Index of /src/postforth-3

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[TXT]pf.py01-Mar-2004 04:05 3.1K 
[   ]pe.pyc03-Aug-2007 14:36 8.1K 
[TXT]pe.py15-Aug-2007 22:20 9.8K 
[TXT]pe.c29-Aug-2002 15:48 62  
[   ]pe28-Jul-2007 15:41 181  
[   ]min_pe06-Aug-2007 02:47 608  
[TXT]elf.py06-Feb-2006 11:34 3.2K 
[TXT]README.html19-Apr-2006 04:05 1.6K 
[   ]Makefile25-Aug-2007 09:25 132  
[DIR]FORTH/04-Mar-2016 16:53 -  

Putting postforth-1 and postforth-2 on hold while a third, related, idea percolates to consciousness. I've been experimenting in ../postforth-0/experimentation/ with the ELF file format, and building guaranteed-unique entries for each new word. This will totally eliminate the collision problem in postforth-0 (other Forths have this problem too, including colorForth 2001).

The current plan is to write the core of the language in postFORTH itself, and use a Python script to compile it. When the language has reached a certain stage of development, it will then be able to compile itself.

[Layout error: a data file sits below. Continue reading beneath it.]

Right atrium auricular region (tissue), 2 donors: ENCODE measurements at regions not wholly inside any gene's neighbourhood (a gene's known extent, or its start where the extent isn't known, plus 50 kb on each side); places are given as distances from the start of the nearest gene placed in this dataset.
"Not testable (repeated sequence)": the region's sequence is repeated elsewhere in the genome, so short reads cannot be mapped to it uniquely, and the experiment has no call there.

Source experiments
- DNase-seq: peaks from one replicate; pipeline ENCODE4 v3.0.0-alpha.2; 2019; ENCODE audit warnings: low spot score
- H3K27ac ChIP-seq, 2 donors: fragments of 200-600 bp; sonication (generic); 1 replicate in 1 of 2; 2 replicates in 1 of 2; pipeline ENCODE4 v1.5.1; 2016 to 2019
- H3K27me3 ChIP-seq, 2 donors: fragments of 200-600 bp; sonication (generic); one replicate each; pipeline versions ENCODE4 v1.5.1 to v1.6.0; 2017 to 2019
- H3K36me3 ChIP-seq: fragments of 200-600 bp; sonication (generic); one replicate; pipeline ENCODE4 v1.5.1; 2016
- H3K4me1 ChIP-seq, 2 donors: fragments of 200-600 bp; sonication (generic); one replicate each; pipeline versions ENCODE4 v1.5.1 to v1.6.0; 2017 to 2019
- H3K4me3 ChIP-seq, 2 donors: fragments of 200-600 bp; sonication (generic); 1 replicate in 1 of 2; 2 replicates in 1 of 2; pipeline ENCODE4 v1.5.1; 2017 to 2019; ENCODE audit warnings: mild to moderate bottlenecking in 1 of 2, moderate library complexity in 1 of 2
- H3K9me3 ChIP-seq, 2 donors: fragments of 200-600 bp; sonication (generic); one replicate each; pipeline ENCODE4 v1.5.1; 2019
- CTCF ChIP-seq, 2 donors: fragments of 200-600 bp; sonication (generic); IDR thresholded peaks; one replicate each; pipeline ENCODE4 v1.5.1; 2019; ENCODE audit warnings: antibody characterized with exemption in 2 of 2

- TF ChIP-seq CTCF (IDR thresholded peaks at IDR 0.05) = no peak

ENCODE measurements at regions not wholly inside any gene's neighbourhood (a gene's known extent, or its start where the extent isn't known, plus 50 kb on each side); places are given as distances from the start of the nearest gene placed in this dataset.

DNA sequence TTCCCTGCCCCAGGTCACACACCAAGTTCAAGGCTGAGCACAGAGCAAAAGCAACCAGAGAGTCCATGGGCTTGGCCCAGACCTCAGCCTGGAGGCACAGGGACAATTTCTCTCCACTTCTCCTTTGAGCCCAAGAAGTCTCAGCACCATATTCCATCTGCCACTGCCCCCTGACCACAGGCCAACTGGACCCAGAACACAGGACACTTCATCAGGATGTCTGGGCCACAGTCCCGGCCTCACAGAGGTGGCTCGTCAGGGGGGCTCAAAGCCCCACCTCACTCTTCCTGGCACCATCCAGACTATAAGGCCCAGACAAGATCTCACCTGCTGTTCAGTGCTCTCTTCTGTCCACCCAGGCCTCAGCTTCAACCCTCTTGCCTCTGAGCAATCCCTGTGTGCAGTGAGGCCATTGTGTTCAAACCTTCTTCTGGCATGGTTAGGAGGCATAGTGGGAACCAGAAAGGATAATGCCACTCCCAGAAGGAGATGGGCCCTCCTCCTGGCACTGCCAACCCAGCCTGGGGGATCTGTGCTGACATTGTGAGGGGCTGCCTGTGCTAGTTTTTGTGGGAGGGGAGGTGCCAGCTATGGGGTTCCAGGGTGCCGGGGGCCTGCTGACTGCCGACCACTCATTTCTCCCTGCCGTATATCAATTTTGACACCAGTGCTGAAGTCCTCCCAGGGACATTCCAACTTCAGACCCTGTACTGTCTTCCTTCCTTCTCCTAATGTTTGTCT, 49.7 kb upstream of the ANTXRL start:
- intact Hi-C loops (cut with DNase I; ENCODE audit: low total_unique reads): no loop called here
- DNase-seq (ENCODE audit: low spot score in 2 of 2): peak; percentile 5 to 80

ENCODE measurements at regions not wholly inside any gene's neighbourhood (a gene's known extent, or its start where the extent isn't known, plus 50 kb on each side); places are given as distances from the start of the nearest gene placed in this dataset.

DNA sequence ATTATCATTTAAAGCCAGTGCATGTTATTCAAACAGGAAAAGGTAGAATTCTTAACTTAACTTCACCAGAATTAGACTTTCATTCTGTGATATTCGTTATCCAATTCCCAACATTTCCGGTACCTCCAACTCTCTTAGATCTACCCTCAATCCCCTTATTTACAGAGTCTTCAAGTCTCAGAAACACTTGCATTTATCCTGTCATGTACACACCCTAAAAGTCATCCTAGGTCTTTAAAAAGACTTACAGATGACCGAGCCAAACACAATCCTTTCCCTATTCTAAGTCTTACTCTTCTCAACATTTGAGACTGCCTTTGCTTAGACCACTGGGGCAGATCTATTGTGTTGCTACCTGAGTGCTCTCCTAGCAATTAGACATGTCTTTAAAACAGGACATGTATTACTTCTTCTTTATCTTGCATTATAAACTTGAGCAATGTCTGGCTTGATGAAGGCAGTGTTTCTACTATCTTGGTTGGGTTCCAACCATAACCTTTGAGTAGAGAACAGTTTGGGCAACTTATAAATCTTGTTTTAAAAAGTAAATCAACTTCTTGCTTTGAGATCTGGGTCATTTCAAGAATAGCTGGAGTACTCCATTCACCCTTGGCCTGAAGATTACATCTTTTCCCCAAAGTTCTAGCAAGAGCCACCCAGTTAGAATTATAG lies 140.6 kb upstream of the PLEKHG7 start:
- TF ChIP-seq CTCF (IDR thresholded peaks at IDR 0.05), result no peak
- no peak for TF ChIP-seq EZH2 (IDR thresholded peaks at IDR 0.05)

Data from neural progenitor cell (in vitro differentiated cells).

Some ideas are presented here, in no particular order.

Some of the goals: Easy to understand quickly how the system is built and how it runs: transparency. Well commented, self-documenting. Very small core, easy to port. Easy to disassemble/decompile. Good as a student language and for serious applications. Use C operators where possible, to attract C programmers into the Forth fold; Forth operators are no more and no less inscrutable as those of C, so why have two completely different sets of obscure gobbledygook?

Put a back-pointer in front of each block of code to its symbol table entry. That way, even if a word is redefined, its old embodiments can be located. Maybe a version number for each word can be stored there too. I was thinking of storing the elf_hash of each word before the code block too but that would be wasted space; it should be in only one location. Calculating the hash is not an expensive operation, and this might be unnecessary anyway.